She points to some evid­ence from states that al­lowed young adults to stay on their par­ents’ plans be­fore the Af­ford­able Care Act was passed. In those states, a re­cent study from the Journ­al of Health Eco­nom­ics found, young adults saw a mod­est wage in­crease from stay­ing on their par­ents’ plans. For men, stay­ing on their par­ents’ plans meant they could stay in school and get a bet­ter de­gree — hence the wage bump. For wo­men, Al­lina says, that in­crease in earn­ings came at least in part by the flex­ib­il­ity of shop­ping around for a high­er-pay­ing job.

But not every­one agrees that Obama­care will lead to a health­i­er fin­an­cial fu­ture for wo­men. Some eco­nom­ists re­ject the idea that there are good-pay­ing jobs that wo­men just can’t take be­cause they don’t of­fer health be­ne­fits.

“Wouldn’t that be nice if it were ac­tu­ally true?” said Joe Ant­os, a health eco­nom­ist at the Amer­ic­an En­ter­prise In­sti­tute, whose résumé in­cludes time at the Con­gres­sion­al Budget Of­fice and the Health and Hu­man Ser­vices De­part­ment. “Jobs that don’t of­fer health in­sur­ance typ­ic­ally pay less. They’re aim­ing at a lower skilled part of the labor mar­ket. Tak­ing a high­er pay­ing job that didn’t have health be­ne­fits is a non sequit­ur.”

Ac­cord­ing to the Census Bur­eau’s 2012 Amer­ic­an Com­munity Sur­vey, 93.5 per­cent of full-time, private-sec­tor work­ers earn­ing an­nu­al salar­ies up­ward of $80,000 were re­ceiv­ing health in­sur­ance from their em­ploy­er.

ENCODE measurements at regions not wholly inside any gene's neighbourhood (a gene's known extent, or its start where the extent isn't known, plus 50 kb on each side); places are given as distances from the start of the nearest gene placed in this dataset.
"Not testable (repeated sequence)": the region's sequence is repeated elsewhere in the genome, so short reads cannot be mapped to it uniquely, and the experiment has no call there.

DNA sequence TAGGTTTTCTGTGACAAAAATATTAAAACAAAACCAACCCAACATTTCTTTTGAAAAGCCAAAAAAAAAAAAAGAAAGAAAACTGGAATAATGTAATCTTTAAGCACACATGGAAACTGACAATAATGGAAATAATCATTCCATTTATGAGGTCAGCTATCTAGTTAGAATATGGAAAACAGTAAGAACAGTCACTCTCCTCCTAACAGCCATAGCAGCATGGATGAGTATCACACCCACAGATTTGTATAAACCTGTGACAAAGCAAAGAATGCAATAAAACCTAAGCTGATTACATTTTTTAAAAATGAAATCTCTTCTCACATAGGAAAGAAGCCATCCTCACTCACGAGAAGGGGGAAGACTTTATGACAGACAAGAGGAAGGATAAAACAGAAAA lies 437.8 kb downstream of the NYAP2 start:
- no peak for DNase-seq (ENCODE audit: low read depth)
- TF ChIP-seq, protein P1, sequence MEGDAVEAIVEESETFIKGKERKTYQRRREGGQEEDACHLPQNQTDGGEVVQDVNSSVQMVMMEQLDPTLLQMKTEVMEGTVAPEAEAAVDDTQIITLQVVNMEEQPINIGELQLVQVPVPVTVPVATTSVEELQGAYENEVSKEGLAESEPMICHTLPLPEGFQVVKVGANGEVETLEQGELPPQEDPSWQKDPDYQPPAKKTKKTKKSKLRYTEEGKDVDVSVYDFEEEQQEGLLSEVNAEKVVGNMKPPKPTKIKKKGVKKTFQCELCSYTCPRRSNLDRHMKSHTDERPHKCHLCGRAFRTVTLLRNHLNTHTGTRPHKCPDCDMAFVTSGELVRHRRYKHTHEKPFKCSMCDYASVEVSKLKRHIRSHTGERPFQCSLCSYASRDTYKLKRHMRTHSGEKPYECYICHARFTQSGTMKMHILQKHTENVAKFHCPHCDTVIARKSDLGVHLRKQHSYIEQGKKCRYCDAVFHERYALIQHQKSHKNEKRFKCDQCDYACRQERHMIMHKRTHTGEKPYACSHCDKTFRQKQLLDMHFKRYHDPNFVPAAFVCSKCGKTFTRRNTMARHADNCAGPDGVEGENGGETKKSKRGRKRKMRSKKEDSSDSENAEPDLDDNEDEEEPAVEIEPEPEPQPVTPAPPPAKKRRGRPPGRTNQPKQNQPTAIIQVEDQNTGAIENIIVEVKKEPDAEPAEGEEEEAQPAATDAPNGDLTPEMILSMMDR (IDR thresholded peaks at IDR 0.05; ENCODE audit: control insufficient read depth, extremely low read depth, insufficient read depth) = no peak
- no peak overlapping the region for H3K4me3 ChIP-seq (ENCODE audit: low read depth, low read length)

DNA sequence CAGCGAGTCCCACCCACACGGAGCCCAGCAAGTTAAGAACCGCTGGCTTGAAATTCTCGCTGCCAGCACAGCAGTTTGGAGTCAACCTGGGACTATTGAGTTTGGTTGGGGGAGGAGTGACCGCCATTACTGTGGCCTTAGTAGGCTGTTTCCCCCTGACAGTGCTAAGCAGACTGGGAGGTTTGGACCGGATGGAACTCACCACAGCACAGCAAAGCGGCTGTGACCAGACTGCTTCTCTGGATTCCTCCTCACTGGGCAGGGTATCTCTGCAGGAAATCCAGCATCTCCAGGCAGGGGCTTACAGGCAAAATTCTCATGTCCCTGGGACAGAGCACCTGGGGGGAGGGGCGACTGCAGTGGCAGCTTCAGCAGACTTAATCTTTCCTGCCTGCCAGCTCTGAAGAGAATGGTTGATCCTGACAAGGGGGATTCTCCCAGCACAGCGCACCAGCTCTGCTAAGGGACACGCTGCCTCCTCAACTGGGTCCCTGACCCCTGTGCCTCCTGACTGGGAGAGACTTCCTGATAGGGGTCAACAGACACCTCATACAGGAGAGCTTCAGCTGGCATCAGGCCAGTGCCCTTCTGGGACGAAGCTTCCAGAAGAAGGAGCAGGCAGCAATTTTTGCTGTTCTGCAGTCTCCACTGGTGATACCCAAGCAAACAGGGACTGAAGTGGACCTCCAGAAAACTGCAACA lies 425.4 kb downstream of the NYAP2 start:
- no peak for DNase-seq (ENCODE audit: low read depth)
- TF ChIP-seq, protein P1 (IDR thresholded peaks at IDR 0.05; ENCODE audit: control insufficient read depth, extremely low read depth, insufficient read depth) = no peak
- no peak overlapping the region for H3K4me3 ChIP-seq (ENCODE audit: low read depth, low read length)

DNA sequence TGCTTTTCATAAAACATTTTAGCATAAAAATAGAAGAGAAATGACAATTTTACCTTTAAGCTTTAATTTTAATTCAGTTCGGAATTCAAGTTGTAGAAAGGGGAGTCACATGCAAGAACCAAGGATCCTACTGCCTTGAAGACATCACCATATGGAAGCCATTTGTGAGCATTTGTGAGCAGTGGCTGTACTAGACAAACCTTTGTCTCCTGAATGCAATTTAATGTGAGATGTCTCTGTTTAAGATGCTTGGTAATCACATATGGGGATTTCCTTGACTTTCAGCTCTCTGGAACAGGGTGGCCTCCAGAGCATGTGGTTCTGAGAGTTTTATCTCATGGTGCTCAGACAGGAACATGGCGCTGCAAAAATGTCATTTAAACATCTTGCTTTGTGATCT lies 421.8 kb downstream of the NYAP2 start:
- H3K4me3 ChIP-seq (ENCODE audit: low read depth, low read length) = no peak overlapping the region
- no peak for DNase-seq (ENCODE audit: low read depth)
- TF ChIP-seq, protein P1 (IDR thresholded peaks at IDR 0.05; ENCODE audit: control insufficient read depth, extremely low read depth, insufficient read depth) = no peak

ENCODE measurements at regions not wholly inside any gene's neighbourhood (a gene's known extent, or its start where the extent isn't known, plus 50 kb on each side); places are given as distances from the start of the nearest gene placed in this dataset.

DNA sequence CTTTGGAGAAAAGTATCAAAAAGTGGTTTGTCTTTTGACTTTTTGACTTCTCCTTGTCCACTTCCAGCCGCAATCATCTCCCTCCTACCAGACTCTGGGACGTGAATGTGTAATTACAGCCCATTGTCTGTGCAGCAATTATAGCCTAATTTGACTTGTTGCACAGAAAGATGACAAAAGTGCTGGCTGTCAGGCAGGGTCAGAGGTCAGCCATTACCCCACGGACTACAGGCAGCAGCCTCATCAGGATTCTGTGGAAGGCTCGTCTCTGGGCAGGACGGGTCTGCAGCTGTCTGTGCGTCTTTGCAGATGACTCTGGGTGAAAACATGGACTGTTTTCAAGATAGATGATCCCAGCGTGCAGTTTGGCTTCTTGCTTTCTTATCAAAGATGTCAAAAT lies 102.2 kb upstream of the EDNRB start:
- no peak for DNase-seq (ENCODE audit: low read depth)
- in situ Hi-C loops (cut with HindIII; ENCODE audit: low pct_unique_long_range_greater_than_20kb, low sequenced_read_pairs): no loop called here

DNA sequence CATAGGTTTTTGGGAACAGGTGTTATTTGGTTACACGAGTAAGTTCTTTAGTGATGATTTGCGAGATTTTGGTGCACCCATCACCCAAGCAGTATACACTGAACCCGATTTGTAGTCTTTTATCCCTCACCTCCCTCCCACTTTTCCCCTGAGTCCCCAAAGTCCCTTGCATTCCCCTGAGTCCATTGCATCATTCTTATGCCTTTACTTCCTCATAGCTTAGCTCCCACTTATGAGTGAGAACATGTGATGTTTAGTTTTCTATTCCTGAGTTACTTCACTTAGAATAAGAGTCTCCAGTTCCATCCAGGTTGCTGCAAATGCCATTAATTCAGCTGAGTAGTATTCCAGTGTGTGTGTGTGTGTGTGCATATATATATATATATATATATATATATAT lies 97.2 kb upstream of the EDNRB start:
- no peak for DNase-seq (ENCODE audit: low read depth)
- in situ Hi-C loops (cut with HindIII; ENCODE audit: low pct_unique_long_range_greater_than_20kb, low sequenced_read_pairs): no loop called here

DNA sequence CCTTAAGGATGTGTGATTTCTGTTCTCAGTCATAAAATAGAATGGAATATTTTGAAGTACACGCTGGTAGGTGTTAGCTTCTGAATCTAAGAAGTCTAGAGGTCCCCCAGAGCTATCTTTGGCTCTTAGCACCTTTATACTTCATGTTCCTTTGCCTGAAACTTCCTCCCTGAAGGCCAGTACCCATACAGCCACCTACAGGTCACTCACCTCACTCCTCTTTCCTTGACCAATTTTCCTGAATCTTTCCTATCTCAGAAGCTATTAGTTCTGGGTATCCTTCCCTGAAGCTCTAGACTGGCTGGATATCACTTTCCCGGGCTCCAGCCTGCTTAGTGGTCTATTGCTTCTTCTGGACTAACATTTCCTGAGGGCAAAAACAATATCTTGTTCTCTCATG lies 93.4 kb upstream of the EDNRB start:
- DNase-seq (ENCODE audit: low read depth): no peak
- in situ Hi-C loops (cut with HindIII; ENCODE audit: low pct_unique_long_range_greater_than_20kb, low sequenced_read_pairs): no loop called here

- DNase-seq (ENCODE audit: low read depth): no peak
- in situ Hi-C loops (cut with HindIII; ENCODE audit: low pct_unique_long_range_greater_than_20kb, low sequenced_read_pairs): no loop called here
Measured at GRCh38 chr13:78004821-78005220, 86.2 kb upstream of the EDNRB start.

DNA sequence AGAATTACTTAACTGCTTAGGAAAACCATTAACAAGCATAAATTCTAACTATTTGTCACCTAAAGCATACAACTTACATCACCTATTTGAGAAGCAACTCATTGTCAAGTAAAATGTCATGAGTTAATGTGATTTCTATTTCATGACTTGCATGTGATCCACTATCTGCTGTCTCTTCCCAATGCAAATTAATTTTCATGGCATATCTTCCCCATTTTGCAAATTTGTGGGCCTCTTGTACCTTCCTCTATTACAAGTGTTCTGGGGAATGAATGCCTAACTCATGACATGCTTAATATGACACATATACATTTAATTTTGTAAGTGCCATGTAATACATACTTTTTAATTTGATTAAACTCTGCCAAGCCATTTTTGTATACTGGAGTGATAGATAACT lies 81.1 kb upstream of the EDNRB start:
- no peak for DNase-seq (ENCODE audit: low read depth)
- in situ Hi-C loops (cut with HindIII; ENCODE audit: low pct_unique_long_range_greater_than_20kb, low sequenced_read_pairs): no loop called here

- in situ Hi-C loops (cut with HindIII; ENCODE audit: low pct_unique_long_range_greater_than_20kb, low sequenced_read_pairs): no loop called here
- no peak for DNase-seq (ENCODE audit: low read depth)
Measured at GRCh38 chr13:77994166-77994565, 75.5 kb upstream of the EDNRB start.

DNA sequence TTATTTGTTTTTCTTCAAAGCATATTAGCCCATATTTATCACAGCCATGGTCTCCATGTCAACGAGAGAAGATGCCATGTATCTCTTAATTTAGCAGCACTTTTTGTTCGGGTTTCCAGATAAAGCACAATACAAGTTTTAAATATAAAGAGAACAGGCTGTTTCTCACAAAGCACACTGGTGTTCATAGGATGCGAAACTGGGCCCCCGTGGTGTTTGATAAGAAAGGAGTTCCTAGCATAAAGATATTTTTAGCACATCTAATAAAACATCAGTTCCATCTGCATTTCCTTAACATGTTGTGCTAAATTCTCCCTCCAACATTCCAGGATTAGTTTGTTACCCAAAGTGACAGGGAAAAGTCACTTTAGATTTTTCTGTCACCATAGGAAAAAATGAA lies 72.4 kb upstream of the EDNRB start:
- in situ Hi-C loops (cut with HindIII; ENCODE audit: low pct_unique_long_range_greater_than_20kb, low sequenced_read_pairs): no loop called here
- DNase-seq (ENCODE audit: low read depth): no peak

But that’s not the only reas­on some eco­nom­ists doubt the Af­ford­able Care Act will have a pos­it­ive ef­fect on the gender wage gap. They also say that the costs as­so­ci­ated with hav­ing health in­sur­ance still re­duce over­all in­come.

Kath­er­ine Baick­er, an eco­nom­ist and a pro­fess­or at the Har­vard School of Pub­lic Health, who also serves as an ad­viser to the Con­gres­sion­al Budget Of­fice, points out that wo­men who don’t get their in­sur­ance from their em­ploy­er — wheth­er they’re stay­ing on a par­ent’s plan or shop­ping for cov­er­age on their own — are still pay­ing a por­tion of their wages to­ward the cost of health in­sur­ance. A job that of­fers health in­sur­ance prob­ably pays less than a job that of­fers no be­ne­fits, but that’s be­cause health in­sur­ance car­ries a mon­et­ary value when em­ploy­ers are eval­u­at­ing an em­ploy­ee’s total com­pens­a­tion.

“Hav­ing health in­sur­ance in and of it­self seems un­likely to af­fect the gender wage gap,” Baick­er wrote in an email.

Wheth­er the health law will make a dent on the gender wage gap isn’t clear. In fact, one eco­nom­ist of­fers an even bleak­er out­look: Obama­care will ac­tu­ally widen the in­come dis­par­ity between men and wo­men.

An­drew Biggs, a former So­cial Se­cur­ity Ad­min­is­tra­tion of­fi­cial and a cur­rent schol­ar at the Amer­ic­an En­ter­prise In­sti­tute, says the health law cre­ates an in­cent­ive for wo­men to work less be­cause they’ll be able to get health in­sur­ance else­where — and that will ex­pand the gender wage gap.

“The gender pay gap is driv­en al­most en­tirely by wo­men tak­ing time out of the work­force to have kids,” said Biggs. “To re­duce the gender pay gap, es­sen­tially wo­men have to work more. But wo­men’s labor sup­ply is more sens­it­ive than men’s is. You have some wo­men who are work­ing so they could get health in­sur­ance. If they could get it without work­ing, you may have less work­ing.”